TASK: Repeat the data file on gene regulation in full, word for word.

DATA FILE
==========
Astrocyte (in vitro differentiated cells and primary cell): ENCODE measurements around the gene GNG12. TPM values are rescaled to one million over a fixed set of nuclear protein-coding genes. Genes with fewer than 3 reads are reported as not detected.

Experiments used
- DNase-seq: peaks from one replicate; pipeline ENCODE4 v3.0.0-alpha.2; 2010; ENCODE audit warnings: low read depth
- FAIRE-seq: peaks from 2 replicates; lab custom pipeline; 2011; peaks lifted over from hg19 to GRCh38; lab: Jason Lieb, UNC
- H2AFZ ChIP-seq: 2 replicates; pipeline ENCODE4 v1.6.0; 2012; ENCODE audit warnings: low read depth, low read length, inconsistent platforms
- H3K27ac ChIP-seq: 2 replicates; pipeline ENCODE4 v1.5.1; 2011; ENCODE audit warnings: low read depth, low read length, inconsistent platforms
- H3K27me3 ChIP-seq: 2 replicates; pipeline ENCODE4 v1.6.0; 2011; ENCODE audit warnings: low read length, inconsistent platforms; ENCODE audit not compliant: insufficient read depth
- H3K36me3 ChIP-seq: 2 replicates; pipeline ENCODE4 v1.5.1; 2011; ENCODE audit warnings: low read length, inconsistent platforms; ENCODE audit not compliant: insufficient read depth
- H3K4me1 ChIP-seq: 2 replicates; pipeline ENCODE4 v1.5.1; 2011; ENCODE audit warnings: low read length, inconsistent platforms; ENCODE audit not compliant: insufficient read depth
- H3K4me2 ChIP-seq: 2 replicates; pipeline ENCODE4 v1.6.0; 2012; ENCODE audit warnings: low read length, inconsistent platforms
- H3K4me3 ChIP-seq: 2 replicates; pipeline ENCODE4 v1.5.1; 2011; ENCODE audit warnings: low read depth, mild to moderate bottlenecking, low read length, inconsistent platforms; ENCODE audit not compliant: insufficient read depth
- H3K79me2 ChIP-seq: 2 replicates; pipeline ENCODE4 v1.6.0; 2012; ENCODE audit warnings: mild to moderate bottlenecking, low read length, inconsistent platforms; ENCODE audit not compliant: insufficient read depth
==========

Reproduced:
Astrocyte (in vitro differentiated cells and primary cell): ENCODE measurements around the gene GNG12. TPM values are rescaled to one million over a fixed set of nuclear protein-coding genes. Genes with fewer than 3 reads are reported as not detected.

Experiments used
- DNase-seq: peaks from one replicate; pipeline ENCODE4 v3.0.0-alpha.2; 2010; ENCODE audit warnings: low read depth
- FAIRE-seq: peaks from 2 replicates; lab custom pipeline; 2011; peaks lifted over from hg19 to GRCh38; lab: Jason Lieb, UNC
- H2AFZ ChIP-seq: 2 replicates; pipeline ENCODE4 v1.6.0; 2012; ENCODE audit warnings: low read depth, low read length, inconsistent platforms
- H3K27ac ChIP-seq: 2 replicates; pipeline ENCODE4 v1.5.1; 2011; ENCODE audit warnings: low read depth, low read length, inconsistent platforms
- H3K27me3 ChIP-seq: 2 replicates; pipeline ENCODE4 v1.6.0; 2011; ENCODE audit warnings: low read length, inconsistent platforms; ENCODE audit not compliant: insufficient read depth
- H3K36me3 ChIP-seq: 2 replicates; pipeline ENCODE4 v1.5.1; 2011; ENCODE audit warnings: low read length, inconsistent platforms; ENCODE audit not compliant: insufficient read depth
- H3K4me1 ChIP-seq: 2 replicates; pipeline ENCODE4 v1.5.1; 2011; ENCODE audit warnings: low read length, inconsistent platforms; ENCODE audit not compliant: insufficient read depth
- H3K4me2 ChIP-seq: 2 replicates; pipeline ENCODE4 v1.6.0; 2012; ENCODE audit warnings: low read length, inconsistent platforms
- H3K4me3 ChIP-seq: 2 replicates; pipeline ENCODE4 v1.5.1; 2011; ENCODE audit warnings: low read depth, mild to moderate bottlenecking, low read length, inconsistent platforms; ENCODE audit not compliant: insufficient read depth
- H3K79me2 ChIP-seq: 2 replicates; pipeline ENCODE4 v1.6.0; 2012; ENCODE audit warnings: mild to moderate bottlenecking, low read length, inconsistent platforms; ENCODE audit not compliant: insufficient read depth